Tuesday, May 10, 2011
Cartier's Ring - A Review
Reviewing other novels is not the purpose I started this blog. But, I pay close attention to those blogs where reviews are given. As I result, I became aware of the above historical novel available on Amazon.com:
Now, of all genres, historical fiction is, by far, my favorite! I think I’ve read every single Horatio Hornblower novel, just about anything I could find on ancient Greece, Egypt and Rome. I’ve read so much pre-historic stuff that I couldn’t even begin to catalogue them. I love the Clan of the Cave Bear author Jean Auel and am thrilled she is coming out with another in the series. The Sarbandes’ First American series is also a favorite as is Sue Harrison. So, the minute I saw the review for this, I had to check it out.
So, okay. I took a long, hard look at the cover. Now, I am certainly not averse to attractive young ladies showing their, er, “attributes.” But, I am wondering at the purpose of this except to draw those seeking prurient content. Then, I realized it was all of those - and more.
I am not saying the natives of North America were prudes in the same sense as the Europeans who came there. But, they were a very practical people and dealt with their climates appropriately. Many natives living in warm/temperate climes wore as much or as little as they needed to be comfortable and do what they needed to survive. Columbus found Carib Indians wearing little or nothing - they didn’t need to. The same held true with tribes in the southeast, southwest and into modern-day Mexico. At the same time, those who lived in milder climes covered themselves to protect again the weather.
What was common wear for those living in the northeast and Canada? Men usually wore loin clothes and leggings to protect themselves from the heavy vegetation. As reported by early explorers, women and young girls wore long-sleeved shifts with knee-length hems. This was not so much for “modesty” as common-sense protection.
As someone pointed out, they also covered themselves with various fats and oils to protect themselves from the massive swarms of biting and stinging insects! In fact the term Red Man comes from the coloring of the various substances they used - not their actual skin tones.
So, why is she wearing a skirt? Ancient Chinese wore something similar to a skirt and Scottish men wore kilts. But, the skirt as such did not appear until the 19th Century in Europe and among the most trendy here in the USA. Therefore, it is totally out of place in the early 1500s, which is the time frame of this novel.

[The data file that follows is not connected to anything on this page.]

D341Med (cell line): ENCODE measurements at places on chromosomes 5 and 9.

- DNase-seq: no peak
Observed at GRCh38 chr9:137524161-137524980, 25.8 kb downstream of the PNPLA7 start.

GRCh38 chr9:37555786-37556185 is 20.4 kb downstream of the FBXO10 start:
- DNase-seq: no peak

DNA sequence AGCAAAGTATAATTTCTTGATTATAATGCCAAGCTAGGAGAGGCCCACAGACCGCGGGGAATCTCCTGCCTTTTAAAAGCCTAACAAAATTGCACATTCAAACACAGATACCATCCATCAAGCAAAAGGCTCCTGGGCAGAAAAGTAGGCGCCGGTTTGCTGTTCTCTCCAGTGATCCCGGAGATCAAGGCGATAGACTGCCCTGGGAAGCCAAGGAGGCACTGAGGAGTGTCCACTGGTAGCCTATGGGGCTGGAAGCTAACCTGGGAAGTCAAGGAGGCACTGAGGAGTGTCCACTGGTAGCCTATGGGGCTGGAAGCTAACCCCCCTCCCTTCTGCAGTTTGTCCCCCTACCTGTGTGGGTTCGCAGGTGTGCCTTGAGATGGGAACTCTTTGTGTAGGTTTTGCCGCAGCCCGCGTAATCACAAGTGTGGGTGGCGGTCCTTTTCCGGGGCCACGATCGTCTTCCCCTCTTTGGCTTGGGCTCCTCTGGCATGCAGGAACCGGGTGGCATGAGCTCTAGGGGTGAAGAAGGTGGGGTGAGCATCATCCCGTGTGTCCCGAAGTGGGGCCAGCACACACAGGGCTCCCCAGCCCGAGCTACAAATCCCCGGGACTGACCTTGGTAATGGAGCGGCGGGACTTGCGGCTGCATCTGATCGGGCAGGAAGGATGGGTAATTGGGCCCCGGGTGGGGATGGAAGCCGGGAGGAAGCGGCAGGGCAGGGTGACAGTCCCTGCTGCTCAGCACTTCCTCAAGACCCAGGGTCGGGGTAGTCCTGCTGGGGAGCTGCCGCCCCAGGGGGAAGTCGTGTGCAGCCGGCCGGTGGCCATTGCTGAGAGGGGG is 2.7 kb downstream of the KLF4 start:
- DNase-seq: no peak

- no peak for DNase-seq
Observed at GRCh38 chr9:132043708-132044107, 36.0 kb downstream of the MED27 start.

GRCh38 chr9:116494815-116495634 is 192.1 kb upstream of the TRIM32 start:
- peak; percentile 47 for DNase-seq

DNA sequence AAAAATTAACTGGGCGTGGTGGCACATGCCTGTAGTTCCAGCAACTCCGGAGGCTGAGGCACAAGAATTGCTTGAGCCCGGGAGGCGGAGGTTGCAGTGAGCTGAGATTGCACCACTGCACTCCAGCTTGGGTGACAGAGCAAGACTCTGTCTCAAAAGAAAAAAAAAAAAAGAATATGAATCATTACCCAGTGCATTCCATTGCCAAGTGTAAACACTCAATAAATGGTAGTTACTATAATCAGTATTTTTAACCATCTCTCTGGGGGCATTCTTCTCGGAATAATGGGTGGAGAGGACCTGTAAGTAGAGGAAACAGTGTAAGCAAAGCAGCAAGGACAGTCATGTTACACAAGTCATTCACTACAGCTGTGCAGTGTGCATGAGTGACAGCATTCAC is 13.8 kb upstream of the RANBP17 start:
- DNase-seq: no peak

That she carried a bow did not bother me in the least. Indian women often fought alongside their men and there are a lot of stories about how some of the bravest, fiercest - and most cruel - warriors were women.
So then, getting past the cover, I began reading. In general, the writing was acceptable until - I was hit in the face with contractions. I cannot remember a single novel about Native Americans using them. While they were used in ancient Greece, it was not the way the people here in the Americas spoke. It jarred me. Now maybe there are readers who either won’t notice or don’t care but historical fiction and history in general is something I deeply care about.
The next thing came when the word “alright” appeared. This is another modern word - or at least one that comes from Middle English that definitely would not be part of the Indian’s vocabulary. There were several other modern words but I had become sort of numb to them by then.
And then came the names. In books by the authors I mentioned above, authentic names are frequently used - at least to introduce the character. But, to make it easier on the reader, they often show an equivalent that makes sense in English. An example is Amighie for a member of the “First People" in a Harrison novel. But, when appropriate, she gives us something like Knife Maker to make it easier to follow. In this novel, at least as far as I read, that never occurred.
There was a scene when a band of warriors attacked the home village of the heroine. She was not there and it was being shown in the POV of a minor character . Most of the exposition and dialogue is written using passive verbs. “He felt fear.” Instead of “Terror filled him.” I received no sense of the panic at the attack or the strong determination to stand, fight and protect their home and family.
Perhaps Cartier’s Ring will appeal to young readers. Hopefully it will give them a bit of a history lesson on the arrival of the French in Canada. I sincerely hope so. But, I also hope they will not think it is completely factual and take the time to do their own research on the subject.
As for myself, I strongly feel it is my responsibility as an author to be true to the facts of the time and people. It is what I owe my readers. I MUST do my research! I MUST ask questions to get the right perspective. Just because it’s “fiction” does NOT mean it doesn’t have to be factual!!!